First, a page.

Straw might be from genetically modified corn? Oh dear, oh deary me! And why, eactly, would that be a problem? I think you are making things up without consulting any science. I do worry about the trace nutrients in the soil not being contained in hay bales, though.

  17. Charles Swartz

    Very creative person. Maybe it will work or not. Give the person a lot of credit for coming up with this idea. I might try it on a different scale. It is worth a shot to try something new. I have 2 gardens every year for a lot of years. So experiment and will see if I can come up with something to make it work. Then I will post and say how it went if it doesn’t work I will be honest. Great idea and kudos to the person that came up with these ideas.

  18. Greg

    There are many flaws in using straw bails rodents love to nest in them! Another is bailing wire can rust out in one growing season and at around $5 a bail a fair sized garden could cost you a handsome sum of money!

  19. sarah

    Hmmm…. plants take nutrients from the soil so I don’t know about this.

  20. Polly

    There is no easy way to get a garden. They might sound good but never work. You want a garden til the ground work it up fertilize plant water and watch for your growth….

  21. Kathleen Ek

    I really appreciated
    ( Jennifer 14/02/2016 at 11:43) comments and has made me decide to give straw bales a try. Jennifer if you ever read this..thank you! You did not put down the author or criticize anyone else’s comments, you simple explain what you had used and how to use it. Then the part about “having the best crop ever” made me decide. Seeing this woman’s remarks on her results is what made me want to try this. If I am as successful I will come back and post what made it so. And to those who chose to pick out faults in the article instead of posting constructive criticism, shame on you! “Let those without sin, cast the first stone” For those you are going to give it a try..come back and let’s compare gardening tips..posted Feb 22, 2017 11:30 PM Central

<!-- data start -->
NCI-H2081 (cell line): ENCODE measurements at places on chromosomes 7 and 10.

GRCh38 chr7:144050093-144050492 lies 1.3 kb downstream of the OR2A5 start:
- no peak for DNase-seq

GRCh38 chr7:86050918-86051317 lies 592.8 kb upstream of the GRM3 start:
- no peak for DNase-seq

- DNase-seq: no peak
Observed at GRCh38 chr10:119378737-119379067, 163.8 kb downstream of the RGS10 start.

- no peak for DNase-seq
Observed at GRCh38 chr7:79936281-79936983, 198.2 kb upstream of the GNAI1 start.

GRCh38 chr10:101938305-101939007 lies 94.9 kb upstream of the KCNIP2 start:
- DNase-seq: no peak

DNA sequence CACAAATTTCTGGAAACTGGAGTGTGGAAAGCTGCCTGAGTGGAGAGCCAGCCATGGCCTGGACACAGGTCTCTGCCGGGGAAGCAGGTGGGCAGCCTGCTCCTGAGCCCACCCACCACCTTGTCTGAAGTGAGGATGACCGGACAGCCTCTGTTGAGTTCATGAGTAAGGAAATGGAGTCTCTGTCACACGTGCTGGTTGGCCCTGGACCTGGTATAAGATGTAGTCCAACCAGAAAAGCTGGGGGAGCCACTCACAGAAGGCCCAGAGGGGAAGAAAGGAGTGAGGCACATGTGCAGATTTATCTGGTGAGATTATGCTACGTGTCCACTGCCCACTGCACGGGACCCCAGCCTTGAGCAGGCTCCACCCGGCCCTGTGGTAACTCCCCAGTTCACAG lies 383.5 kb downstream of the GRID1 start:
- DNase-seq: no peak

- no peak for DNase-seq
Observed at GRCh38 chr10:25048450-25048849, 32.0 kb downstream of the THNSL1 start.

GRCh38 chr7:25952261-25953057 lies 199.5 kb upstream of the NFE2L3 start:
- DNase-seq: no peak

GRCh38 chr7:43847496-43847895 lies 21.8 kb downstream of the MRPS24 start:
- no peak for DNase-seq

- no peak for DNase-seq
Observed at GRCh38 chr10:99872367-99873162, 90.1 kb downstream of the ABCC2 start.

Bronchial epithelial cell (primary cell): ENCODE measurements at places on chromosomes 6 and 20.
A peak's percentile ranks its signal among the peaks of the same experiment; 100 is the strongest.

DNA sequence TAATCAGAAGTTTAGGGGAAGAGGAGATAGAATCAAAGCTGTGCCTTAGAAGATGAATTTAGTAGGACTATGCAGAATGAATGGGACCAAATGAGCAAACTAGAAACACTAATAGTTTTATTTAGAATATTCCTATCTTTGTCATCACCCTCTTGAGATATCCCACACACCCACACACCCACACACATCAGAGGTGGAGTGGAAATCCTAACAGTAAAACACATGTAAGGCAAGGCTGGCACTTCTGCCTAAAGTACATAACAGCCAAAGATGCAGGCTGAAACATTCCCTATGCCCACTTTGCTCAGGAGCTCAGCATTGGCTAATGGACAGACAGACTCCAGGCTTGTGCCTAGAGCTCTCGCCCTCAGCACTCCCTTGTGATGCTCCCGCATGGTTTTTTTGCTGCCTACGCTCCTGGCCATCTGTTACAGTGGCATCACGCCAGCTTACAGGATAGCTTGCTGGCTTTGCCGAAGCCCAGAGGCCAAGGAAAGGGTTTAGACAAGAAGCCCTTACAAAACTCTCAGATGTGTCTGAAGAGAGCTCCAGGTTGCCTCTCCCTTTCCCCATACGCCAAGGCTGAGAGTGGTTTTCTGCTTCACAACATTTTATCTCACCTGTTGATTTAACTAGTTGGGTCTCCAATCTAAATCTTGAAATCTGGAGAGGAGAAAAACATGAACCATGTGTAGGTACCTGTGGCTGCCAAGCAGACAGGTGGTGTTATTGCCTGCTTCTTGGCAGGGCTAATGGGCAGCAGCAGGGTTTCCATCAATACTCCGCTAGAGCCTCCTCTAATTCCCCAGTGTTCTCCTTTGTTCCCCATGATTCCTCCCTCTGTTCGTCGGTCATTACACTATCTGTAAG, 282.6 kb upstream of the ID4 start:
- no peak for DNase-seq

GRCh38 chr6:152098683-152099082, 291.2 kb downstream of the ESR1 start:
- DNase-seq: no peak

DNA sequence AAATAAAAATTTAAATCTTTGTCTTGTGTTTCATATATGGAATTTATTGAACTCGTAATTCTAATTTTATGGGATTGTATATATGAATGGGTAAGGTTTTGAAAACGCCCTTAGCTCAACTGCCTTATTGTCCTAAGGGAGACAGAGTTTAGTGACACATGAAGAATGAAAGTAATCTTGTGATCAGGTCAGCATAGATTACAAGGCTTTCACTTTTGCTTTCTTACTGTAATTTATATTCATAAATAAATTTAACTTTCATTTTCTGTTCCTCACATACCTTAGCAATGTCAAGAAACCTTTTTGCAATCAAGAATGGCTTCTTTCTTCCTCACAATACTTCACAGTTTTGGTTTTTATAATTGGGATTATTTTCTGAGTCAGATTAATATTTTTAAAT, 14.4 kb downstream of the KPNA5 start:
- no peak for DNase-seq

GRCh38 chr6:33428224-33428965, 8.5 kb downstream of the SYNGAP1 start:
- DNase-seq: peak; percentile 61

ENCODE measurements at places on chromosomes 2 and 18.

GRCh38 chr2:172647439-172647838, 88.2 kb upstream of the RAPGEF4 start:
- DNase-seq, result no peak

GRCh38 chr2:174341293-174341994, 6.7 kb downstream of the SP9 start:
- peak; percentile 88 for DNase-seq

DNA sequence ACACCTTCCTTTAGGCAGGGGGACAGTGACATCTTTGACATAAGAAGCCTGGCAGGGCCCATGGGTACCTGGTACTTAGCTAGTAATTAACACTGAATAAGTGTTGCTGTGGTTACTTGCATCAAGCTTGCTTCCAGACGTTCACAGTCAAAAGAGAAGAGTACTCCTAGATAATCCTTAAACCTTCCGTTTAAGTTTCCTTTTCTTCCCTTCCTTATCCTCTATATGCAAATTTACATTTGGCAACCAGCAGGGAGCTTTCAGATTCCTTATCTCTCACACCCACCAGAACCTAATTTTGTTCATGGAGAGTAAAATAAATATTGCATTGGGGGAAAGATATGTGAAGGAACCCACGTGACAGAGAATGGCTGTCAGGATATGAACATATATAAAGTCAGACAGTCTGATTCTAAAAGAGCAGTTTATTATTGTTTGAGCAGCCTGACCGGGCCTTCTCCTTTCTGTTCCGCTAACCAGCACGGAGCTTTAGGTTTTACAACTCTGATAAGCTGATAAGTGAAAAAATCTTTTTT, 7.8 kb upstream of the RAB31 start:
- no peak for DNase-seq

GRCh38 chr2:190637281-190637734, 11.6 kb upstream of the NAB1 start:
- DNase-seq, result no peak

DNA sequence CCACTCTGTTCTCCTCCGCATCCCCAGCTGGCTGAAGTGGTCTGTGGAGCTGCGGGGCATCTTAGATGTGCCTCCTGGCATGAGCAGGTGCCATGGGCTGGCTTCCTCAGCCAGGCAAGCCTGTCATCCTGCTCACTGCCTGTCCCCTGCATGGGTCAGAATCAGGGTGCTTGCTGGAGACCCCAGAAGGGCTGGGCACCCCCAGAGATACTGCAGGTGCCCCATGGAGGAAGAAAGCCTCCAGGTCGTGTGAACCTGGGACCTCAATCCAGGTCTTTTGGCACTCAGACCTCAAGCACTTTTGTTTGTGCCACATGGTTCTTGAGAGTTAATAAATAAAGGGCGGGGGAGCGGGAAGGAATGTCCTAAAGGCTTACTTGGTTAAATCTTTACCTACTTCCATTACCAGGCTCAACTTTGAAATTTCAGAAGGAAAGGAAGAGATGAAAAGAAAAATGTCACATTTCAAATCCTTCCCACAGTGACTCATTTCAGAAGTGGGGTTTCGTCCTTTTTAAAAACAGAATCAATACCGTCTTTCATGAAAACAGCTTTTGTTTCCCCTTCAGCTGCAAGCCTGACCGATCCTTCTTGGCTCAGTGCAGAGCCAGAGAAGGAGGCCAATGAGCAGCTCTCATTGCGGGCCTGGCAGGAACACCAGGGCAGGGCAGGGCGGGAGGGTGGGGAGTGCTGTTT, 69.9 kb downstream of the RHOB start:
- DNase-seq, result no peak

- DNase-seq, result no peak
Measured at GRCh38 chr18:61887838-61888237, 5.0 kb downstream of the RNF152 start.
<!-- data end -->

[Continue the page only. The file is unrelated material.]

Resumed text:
22. Zconie

    The writer of this article is wrong about the contents of hay vs straw, Really you should get your facts straight before making an Idiot of yourself….. I was born and raised on a farm, and corn or soy beans as a straw.? Are you nuts? Straw in from wheat barley oats etc. We used to bale soy straw for the beaf cattle but never used it for bedding. Hay is much more than just dried grass. It is from alfalfa, timothy, lesbydeasa among others.

  23. Lynda

    Straw is from wheat, oats rye NOT corn. Corn stacks are used for bedding of livestock.

    Jim in the above post is correct dated 7/2/2016.

  24. doug brooks

    tried last year, aged hay stored long enough for grass and weed seeds to die, treated with nitrogen fertilizer, worst garden ever!